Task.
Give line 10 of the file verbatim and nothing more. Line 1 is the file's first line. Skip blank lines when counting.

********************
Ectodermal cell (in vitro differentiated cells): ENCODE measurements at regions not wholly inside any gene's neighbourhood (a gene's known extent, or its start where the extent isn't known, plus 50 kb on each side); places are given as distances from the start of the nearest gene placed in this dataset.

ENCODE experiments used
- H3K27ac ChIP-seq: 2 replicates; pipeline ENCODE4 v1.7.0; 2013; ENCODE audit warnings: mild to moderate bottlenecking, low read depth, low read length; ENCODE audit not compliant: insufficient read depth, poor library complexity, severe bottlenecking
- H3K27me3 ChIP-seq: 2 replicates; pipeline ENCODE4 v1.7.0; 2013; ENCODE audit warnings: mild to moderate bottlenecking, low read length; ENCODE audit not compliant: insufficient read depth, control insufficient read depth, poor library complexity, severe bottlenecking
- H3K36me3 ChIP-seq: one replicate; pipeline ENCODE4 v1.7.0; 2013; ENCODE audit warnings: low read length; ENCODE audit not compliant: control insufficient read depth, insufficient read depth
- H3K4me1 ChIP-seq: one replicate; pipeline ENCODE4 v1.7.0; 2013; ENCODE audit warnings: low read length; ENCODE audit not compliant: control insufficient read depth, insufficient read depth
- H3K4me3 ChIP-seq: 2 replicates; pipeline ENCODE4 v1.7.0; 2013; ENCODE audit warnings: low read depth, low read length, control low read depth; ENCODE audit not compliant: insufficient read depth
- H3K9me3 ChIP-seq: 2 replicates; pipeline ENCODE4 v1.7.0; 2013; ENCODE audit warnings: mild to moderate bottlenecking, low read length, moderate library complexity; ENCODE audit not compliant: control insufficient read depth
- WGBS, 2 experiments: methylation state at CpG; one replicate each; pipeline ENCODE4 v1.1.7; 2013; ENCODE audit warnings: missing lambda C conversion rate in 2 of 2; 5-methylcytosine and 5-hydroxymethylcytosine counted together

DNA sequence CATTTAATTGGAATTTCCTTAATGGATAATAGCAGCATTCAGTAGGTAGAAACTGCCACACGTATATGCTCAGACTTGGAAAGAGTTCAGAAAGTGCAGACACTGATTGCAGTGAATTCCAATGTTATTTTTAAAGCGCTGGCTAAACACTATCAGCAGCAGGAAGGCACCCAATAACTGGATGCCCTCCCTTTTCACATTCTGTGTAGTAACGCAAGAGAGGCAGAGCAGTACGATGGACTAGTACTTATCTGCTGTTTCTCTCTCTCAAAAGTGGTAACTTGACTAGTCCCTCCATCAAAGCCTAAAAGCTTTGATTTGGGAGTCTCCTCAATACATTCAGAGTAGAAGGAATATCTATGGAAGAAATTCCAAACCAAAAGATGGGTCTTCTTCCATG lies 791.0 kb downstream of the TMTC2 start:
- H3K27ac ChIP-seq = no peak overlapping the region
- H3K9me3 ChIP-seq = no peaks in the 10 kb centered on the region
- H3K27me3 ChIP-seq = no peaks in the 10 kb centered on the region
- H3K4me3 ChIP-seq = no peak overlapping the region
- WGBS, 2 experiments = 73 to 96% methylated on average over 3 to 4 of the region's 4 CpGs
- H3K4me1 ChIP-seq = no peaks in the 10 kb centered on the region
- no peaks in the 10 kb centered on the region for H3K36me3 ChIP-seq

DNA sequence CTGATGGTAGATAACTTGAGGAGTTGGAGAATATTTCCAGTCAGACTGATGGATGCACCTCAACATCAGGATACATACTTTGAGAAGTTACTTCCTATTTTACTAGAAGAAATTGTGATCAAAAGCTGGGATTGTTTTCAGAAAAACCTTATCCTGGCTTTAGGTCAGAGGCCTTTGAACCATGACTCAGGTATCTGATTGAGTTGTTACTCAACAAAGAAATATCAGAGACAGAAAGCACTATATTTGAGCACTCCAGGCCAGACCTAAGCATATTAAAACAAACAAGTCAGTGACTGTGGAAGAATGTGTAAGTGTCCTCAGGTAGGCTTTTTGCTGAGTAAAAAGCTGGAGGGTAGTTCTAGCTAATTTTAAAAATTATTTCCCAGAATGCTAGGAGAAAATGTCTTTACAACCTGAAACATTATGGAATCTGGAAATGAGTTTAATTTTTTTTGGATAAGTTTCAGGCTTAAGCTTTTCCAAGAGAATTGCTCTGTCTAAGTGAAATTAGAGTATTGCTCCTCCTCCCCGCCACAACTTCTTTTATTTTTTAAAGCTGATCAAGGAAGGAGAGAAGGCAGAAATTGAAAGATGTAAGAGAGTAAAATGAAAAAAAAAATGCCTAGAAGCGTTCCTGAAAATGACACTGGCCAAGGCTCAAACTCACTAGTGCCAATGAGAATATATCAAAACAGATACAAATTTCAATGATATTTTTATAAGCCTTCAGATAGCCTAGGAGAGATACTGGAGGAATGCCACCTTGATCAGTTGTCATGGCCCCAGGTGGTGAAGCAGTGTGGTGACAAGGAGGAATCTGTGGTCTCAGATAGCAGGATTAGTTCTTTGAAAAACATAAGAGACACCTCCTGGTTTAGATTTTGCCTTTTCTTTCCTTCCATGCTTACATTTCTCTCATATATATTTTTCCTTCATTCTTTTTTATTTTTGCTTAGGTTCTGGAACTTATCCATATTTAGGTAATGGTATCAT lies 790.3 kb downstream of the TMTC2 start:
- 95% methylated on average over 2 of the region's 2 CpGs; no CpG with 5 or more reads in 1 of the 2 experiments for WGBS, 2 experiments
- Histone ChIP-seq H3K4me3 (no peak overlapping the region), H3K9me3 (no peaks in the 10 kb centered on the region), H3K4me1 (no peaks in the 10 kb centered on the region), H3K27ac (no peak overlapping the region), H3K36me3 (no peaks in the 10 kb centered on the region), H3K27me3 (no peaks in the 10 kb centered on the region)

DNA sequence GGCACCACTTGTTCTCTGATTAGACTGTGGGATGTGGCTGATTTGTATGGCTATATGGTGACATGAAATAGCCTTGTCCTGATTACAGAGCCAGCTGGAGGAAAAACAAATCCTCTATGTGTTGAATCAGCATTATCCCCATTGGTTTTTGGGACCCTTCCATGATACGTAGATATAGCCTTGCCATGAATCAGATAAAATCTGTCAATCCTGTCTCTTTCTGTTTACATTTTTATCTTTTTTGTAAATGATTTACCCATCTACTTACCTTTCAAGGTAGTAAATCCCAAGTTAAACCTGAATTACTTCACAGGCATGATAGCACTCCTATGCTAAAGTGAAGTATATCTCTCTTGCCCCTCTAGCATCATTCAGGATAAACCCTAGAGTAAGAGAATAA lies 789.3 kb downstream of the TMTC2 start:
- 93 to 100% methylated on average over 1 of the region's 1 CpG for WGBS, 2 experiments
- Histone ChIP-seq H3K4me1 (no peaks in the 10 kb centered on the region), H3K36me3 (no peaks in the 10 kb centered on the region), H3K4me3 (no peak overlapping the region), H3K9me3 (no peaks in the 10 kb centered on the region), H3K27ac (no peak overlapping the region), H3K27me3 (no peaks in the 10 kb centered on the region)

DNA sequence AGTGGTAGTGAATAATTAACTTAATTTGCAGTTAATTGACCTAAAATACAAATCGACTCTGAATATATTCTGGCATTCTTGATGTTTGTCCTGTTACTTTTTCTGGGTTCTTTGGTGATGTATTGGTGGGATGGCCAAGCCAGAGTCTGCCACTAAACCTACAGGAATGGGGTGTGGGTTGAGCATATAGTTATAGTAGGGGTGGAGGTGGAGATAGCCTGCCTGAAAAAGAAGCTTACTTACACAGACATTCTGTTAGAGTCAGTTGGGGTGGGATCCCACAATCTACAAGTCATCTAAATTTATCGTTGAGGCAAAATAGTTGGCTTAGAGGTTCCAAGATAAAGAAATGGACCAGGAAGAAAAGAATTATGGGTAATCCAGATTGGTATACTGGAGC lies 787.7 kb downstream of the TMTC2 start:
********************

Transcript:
DNA sequence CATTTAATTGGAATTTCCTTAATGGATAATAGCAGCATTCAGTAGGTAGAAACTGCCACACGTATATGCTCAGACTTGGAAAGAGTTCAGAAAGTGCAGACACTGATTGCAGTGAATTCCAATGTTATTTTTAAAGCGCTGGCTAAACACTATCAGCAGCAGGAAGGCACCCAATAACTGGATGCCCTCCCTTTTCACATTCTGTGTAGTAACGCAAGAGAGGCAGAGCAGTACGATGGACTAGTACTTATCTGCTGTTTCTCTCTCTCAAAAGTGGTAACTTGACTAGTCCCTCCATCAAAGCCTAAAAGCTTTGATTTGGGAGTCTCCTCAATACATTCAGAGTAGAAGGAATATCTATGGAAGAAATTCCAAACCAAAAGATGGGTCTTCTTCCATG lies 791.0 kb downstream of the TMTC2 start: